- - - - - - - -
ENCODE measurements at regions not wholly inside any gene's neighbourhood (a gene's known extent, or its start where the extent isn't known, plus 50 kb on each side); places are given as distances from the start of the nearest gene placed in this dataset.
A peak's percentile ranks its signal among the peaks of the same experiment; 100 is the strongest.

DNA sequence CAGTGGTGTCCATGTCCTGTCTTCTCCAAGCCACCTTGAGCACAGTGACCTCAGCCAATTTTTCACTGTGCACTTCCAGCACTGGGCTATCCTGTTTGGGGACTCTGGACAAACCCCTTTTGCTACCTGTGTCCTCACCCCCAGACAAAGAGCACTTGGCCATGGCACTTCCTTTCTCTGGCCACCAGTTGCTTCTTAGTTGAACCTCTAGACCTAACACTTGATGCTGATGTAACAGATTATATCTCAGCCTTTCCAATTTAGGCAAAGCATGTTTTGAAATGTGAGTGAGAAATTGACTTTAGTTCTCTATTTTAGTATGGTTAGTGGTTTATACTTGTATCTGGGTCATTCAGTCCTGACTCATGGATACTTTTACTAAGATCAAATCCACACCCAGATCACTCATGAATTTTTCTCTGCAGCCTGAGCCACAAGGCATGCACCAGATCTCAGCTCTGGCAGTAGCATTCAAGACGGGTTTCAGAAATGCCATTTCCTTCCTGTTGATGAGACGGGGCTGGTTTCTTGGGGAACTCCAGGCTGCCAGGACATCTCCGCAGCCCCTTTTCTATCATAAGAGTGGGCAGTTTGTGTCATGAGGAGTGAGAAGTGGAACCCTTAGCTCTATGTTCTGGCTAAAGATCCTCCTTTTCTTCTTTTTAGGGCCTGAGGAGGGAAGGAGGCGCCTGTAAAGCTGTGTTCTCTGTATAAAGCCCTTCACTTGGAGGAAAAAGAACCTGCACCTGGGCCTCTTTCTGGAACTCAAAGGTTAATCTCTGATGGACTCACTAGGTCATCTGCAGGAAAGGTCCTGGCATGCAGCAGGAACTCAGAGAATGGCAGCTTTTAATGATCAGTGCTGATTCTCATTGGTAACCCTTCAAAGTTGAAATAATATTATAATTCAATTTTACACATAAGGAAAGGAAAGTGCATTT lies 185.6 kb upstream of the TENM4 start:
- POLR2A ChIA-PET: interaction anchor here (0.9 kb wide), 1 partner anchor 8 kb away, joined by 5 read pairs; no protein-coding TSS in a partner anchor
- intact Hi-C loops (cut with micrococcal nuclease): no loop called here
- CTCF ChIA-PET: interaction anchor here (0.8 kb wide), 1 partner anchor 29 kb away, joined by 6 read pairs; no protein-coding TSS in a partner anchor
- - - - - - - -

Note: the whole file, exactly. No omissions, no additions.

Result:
ENCODE measurements at regions not wholly inside any gene's neighbourhood (a gene's known extent, or its start where the extent isn't known, plus 50 kb on each side); places are given as distances from the start of the nearest gene placed in this dataset.
A peak's percentile ranks its signal among the peaks of the same experiment; 100 is the strongest.

DNA sequence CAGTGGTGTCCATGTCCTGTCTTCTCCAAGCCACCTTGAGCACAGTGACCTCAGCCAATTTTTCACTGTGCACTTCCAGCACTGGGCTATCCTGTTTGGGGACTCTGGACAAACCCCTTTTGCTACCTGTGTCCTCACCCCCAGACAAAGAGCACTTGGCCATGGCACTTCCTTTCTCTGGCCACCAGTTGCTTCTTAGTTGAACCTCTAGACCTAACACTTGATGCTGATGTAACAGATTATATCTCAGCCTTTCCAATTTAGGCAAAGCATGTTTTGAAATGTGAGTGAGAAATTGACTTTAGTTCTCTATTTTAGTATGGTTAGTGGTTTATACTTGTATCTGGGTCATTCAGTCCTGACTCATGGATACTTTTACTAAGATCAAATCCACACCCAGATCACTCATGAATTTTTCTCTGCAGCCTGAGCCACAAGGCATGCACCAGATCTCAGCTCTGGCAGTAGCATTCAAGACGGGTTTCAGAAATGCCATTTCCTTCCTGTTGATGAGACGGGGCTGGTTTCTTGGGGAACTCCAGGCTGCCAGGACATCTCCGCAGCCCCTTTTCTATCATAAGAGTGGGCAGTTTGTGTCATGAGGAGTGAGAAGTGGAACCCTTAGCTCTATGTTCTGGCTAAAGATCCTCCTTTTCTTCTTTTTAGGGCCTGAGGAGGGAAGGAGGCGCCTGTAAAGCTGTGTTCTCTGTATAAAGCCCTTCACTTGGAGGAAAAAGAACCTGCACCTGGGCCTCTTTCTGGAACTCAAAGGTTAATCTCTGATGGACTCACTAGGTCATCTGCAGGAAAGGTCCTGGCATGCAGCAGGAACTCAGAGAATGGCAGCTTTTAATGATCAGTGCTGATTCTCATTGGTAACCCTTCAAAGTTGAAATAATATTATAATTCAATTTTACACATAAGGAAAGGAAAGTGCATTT lies 185.6 kb upstream of the TENM4 start:
- POLR2A ChIA-PET: interaction anchor here (0.9 kb wide), 1 partner anchor 8 kb away, joined by 5 read pairs; no protein-coding TSS in a partner anchor
- intact Hi-C loops (cut with micrococcal nuclease): no loop called here
- CTCF ChIA-PET: interaction anchor here (0.8 kb wide), 1 partner anchor 29 kb away, joined by 6 read pairs; no protein-coding TSS in a partner anchor